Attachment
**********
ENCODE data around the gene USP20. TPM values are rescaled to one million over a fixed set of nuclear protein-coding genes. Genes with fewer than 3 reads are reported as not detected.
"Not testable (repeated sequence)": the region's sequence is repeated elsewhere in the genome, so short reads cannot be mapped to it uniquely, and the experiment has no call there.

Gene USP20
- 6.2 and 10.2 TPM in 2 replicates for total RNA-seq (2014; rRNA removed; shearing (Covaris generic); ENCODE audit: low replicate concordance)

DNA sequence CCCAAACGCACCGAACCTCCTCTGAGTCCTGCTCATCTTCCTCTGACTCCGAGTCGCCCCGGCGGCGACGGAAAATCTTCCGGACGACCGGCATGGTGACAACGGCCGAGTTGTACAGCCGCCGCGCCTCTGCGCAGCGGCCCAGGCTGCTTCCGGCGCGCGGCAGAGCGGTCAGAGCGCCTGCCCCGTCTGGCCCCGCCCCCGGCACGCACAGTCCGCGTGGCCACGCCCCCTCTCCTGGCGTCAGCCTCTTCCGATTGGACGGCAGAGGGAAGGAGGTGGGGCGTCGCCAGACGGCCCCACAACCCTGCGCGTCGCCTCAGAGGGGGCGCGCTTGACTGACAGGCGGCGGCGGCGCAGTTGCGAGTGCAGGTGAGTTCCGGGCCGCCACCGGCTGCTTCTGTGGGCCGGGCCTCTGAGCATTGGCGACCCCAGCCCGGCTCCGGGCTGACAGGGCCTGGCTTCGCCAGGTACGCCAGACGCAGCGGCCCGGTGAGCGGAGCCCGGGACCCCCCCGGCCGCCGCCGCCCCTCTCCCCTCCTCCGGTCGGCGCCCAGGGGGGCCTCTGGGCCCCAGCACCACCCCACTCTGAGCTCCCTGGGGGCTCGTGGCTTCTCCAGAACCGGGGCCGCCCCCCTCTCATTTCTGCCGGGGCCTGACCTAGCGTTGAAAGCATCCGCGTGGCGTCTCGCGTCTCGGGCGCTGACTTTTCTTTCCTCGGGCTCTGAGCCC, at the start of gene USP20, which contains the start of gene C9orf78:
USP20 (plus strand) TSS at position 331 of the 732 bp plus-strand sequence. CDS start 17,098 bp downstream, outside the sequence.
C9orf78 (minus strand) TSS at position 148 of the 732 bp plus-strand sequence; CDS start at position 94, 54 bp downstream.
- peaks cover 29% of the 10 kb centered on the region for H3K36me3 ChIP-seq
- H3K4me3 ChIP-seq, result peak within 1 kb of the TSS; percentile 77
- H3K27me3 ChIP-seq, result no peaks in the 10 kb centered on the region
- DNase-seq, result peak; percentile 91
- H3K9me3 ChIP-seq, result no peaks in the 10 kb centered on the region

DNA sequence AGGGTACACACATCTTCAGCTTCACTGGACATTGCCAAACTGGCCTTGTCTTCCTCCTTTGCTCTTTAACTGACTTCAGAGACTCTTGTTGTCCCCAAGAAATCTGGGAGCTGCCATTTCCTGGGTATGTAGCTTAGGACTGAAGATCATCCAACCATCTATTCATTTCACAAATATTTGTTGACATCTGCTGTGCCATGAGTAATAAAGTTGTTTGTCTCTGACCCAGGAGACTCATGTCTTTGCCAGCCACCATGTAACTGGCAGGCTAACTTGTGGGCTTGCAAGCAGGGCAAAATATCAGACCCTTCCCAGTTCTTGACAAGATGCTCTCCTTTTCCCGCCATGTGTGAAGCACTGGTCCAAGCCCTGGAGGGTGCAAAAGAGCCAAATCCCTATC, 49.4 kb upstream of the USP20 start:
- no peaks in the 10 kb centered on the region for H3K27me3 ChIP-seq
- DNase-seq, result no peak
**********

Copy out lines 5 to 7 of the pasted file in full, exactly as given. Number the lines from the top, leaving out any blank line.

DNA sequence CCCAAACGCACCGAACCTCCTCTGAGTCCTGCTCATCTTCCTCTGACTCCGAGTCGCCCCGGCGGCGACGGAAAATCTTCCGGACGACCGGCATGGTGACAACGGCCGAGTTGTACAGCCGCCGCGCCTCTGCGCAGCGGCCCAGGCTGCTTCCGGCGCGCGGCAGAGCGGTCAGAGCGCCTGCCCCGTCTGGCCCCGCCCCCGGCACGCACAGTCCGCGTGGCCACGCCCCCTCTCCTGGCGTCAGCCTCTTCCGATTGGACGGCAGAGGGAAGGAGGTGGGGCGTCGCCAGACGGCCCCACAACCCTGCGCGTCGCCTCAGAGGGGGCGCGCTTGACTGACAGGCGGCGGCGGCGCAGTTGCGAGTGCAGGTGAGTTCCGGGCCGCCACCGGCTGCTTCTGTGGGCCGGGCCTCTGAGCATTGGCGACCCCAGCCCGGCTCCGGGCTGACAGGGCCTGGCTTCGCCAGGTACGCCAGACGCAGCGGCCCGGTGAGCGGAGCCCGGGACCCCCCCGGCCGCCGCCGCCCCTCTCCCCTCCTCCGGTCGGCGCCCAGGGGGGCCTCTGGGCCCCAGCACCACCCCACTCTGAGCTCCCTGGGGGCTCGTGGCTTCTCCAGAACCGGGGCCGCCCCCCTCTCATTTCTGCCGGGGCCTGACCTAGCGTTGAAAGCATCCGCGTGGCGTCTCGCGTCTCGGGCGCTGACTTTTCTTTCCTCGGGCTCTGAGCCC, at the start of gene USP20, which contains the start of gene C9orf78:
USP20 (plus strand) TSS at position 331 of the 732 bp plus-strand sequence. CDS start 17,098 bp downstream, outside the sequence.
C9orf78 (minus strand) TSS at position 148 of the 732 bp plus-strand sequence; CDS start at position 94, 54 bp downstream.